• Christopher Plummer as Nightmare Fredbear, the supreme leader of the Nightmares.
  • Candy Candido as Plushtrap, one of Nightmare Fredbear's minions and the arch-enemy of the Fredbear plush.
  • Niketa Calame as Chloe, a 7-year-old girl who cares for the well-being of Chris.
  • Andrew Keegan as David, the friend of Terrence, Bruno, and Charlie. He wears a Freddy Fazbear mask.
  • Jason Marsden as Bruno, the friend of Terrence, David, and Charlie. He wears a Chica mask.
  • Jason Weaver as Charlie, the friend of Terrence, David, and Bruno. He wears a Bonnie mask.
  • Kath Soucie as unnamed girl with toy animatronic figurines.
    • Soucie also voiced an unnamed girl with Spring Bonnie plush and an unnamed boy with a balloon.
  • Kenneth Mars as William Afton.

Production

Release

The film was released exclusively for video release on October 16th, 1997.

Soundtrack

Home Video Release

Walt Disney Home Video released the movie on VHS in April 1998 and like the 1992 sequel, It also becomes one of the most purchased VHS sales in the year, making this, along with the other films were a cult classic, as its predecessor.

Reception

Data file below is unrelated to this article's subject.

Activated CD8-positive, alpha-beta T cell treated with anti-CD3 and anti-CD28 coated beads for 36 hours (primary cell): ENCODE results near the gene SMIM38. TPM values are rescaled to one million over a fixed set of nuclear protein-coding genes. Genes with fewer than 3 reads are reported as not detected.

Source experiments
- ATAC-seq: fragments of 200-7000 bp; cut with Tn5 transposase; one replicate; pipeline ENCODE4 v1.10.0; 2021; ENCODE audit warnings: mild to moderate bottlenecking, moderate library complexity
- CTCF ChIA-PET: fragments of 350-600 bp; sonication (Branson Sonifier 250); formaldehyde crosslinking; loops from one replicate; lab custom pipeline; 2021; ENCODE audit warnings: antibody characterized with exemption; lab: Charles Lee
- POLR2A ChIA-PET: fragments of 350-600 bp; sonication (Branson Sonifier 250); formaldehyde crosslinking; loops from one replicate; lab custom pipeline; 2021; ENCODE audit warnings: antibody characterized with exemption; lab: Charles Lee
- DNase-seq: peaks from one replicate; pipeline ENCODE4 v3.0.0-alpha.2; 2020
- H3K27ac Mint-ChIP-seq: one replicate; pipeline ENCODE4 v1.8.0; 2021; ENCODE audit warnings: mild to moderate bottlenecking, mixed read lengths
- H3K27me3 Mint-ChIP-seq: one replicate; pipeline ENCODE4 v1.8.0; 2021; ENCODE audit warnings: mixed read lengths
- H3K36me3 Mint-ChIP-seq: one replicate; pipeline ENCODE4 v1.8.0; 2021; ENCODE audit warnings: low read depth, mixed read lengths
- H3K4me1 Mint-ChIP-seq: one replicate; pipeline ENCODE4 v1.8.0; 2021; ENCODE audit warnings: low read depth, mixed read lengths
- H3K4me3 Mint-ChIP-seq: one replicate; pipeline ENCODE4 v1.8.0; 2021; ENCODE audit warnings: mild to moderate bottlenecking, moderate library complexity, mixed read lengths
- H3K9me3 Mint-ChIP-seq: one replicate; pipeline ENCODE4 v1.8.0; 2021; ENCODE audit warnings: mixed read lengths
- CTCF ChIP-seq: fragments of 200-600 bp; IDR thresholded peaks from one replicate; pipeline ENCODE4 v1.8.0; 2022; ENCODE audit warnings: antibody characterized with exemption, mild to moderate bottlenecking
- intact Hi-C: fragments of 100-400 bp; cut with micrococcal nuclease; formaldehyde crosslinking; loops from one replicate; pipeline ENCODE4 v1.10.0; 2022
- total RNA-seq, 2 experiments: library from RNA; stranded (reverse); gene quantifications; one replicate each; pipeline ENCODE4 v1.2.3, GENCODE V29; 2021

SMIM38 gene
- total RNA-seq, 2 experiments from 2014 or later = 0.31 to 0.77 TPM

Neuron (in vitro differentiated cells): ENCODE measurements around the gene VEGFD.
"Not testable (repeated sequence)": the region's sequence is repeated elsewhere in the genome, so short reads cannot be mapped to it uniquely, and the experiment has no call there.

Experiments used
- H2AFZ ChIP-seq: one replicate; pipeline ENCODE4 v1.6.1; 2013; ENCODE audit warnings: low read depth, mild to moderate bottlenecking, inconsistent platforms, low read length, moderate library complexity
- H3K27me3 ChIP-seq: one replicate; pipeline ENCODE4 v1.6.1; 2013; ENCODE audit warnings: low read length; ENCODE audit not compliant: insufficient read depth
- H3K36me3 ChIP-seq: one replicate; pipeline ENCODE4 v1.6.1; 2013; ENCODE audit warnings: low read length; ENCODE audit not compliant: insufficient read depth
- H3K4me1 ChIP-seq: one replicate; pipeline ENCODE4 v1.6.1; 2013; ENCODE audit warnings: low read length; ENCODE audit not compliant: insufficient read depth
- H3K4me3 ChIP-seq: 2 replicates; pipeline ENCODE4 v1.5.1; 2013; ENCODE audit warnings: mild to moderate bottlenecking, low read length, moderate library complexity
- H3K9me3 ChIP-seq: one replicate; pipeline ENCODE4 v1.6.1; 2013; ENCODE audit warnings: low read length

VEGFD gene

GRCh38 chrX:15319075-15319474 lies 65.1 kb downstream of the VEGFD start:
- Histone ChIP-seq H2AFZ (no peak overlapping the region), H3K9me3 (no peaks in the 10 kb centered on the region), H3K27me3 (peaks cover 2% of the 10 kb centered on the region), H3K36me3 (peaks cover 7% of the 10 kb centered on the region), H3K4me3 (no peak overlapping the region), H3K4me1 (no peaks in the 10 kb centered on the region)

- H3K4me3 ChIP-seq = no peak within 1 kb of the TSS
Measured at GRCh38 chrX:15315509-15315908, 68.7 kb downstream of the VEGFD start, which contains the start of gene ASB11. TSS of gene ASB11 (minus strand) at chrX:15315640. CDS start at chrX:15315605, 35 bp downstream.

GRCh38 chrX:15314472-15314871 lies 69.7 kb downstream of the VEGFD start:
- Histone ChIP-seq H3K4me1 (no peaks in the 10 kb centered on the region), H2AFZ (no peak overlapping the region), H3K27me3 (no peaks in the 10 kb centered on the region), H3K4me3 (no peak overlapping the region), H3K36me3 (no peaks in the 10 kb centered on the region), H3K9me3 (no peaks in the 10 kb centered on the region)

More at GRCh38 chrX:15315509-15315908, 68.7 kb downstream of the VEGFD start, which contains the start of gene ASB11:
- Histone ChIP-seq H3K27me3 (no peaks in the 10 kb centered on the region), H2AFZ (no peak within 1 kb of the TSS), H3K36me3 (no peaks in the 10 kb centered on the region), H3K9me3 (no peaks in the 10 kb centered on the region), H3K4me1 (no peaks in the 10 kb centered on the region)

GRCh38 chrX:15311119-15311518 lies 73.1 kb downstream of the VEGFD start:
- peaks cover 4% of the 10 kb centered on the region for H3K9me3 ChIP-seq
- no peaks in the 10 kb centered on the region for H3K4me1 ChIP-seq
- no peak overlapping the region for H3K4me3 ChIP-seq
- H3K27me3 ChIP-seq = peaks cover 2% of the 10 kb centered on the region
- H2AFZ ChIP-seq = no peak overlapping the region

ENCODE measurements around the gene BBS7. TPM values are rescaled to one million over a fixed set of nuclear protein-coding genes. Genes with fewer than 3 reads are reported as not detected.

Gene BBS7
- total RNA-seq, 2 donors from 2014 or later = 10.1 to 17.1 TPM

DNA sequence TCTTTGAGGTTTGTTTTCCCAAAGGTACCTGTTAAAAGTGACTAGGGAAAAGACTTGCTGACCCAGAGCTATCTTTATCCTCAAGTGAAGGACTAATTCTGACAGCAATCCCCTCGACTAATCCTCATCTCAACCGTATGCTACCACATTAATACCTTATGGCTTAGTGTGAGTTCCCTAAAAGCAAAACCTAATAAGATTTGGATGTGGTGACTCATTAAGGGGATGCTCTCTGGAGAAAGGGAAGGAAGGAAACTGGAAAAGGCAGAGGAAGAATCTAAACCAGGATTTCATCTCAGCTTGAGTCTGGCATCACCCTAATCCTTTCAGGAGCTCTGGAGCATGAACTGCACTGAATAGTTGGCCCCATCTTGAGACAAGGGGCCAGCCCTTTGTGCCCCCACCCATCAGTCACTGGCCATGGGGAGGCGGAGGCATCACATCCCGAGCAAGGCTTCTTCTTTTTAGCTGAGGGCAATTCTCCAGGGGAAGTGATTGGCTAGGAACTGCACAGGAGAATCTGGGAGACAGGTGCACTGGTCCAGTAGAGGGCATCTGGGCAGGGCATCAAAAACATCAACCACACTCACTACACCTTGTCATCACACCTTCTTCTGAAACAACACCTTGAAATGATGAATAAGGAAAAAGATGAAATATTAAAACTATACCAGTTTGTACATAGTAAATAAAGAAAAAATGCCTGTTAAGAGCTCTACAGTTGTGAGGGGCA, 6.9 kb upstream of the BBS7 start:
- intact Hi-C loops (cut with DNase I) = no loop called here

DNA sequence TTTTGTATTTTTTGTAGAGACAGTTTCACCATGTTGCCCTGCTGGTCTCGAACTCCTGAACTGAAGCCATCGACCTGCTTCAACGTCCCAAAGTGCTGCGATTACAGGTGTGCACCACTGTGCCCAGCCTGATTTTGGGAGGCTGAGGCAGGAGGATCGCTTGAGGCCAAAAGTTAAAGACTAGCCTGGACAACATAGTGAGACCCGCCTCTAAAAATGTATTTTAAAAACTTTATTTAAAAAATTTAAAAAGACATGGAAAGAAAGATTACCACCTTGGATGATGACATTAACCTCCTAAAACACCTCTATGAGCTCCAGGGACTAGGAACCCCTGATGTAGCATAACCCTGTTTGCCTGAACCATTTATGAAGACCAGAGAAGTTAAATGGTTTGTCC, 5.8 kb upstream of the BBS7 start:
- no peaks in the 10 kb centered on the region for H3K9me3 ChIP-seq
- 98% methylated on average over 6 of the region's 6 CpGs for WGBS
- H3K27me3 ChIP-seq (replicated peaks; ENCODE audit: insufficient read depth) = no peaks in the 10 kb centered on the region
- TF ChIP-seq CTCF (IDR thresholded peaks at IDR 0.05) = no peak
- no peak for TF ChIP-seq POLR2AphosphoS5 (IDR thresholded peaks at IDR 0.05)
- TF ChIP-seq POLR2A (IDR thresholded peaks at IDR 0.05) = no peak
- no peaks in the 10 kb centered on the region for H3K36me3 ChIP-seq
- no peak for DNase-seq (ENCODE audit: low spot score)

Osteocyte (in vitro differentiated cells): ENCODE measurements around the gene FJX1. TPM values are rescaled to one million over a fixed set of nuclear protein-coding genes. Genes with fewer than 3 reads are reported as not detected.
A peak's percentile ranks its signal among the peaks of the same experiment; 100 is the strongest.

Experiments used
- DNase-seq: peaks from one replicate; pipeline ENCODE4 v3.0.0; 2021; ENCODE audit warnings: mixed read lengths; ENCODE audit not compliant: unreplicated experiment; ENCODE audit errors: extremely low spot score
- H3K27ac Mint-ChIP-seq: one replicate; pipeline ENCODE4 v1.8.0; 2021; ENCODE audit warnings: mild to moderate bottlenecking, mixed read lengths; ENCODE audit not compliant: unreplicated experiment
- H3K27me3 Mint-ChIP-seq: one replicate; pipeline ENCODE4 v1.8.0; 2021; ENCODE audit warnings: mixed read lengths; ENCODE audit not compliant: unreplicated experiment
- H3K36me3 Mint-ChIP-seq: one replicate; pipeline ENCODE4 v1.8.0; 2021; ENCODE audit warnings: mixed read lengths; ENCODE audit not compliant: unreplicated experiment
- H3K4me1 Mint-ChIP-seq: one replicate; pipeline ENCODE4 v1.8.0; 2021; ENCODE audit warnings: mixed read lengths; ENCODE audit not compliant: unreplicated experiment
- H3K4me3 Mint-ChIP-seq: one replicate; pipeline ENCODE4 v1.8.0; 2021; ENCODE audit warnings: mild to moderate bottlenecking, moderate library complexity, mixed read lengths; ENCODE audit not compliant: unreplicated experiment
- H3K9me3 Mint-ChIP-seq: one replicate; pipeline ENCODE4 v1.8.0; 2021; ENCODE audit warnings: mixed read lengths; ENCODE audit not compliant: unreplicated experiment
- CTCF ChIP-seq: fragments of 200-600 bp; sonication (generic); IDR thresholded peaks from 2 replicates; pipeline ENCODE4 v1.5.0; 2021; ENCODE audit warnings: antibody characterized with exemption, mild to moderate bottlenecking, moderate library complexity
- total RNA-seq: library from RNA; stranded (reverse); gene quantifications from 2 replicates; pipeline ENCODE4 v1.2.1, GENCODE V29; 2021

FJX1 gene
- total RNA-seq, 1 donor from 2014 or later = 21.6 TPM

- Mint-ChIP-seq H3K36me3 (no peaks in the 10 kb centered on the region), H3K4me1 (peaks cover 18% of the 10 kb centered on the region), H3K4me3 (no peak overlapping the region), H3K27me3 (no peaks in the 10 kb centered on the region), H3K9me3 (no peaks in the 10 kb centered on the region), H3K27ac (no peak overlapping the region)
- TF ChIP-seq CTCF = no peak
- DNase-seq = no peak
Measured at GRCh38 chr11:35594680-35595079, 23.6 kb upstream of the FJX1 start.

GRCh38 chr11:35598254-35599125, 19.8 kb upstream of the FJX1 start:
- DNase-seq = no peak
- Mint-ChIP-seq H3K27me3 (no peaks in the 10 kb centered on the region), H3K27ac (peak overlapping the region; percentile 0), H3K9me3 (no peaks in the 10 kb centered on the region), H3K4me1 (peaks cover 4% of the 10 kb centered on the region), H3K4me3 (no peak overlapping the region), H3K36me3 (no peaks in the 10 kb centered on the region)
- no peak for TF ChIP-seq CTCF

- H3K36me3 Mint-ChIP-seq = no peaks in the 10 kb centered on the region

The film earned a rating of 96% on Rotten Tomatoes based on 185 reviews, with an average rating of 9.8/10.

The site's consensus reads "While the themes of the film are heavily focused on brotherhood, facing your fears, adolescence, and the struggles of a dysfunctional family, the final chapter of Five Nights at Freddy's is a remarkably vivid and emotional story."

Gallery

Trivia

  • The film is rated PG (for some scary images, action, and language).
    • Scary images include:
      • Nightmare versions of the original Fazbear Crew, Fredbear, and a Spring Bonnie plush.
      • An even more frightening version of Nightmare Fredbear that serves as his true form.
      • Two of the villains using either a sharp knife and pirate hook to harm the heroes.
      • While fighting the true antagonist of the film, the heroes seem hopeless (at first).
      • The main villain is killed off-screen (the shadows are only seen) by his own henchmen after he is defeated by the heroes.
    • Action includes:
      • Our main heroes fighting the villains towards the end of the film.
      • Heroes dodging attacks and using some fighting techniques.
      • Some of the villains argue and will push, punch, or pull on one of their ears. Used for humor effect.
      • One of the villains is karate kicked by a heroic character, gets slammed into a tree, and is knocked unconscious.
    • Language includes:
      • "Heck" is used sometimes.
      • Some uses of "Oh my God", "Stupid", and "Idiot(s)".
      • 1 use of "Doofus" and "Moron".
      • Some uses of "Shut up".
      • One the characters teases another character by calling him a "Baby".
  • Much like Five Nights at Freddy's 3 and All Dogs go to Heaven for being dark and frightening, Five Nights at Freddy's 4 is considered to be an emotional, dramatic, and somewhat mature film.
    • The film also concerned many parents for the film's dark themes which focus on depression, anxiety, neglect, PTSD, and a few others.
  • The visuals of the film are similar to All Dogs Go To Heaven 2 (1996).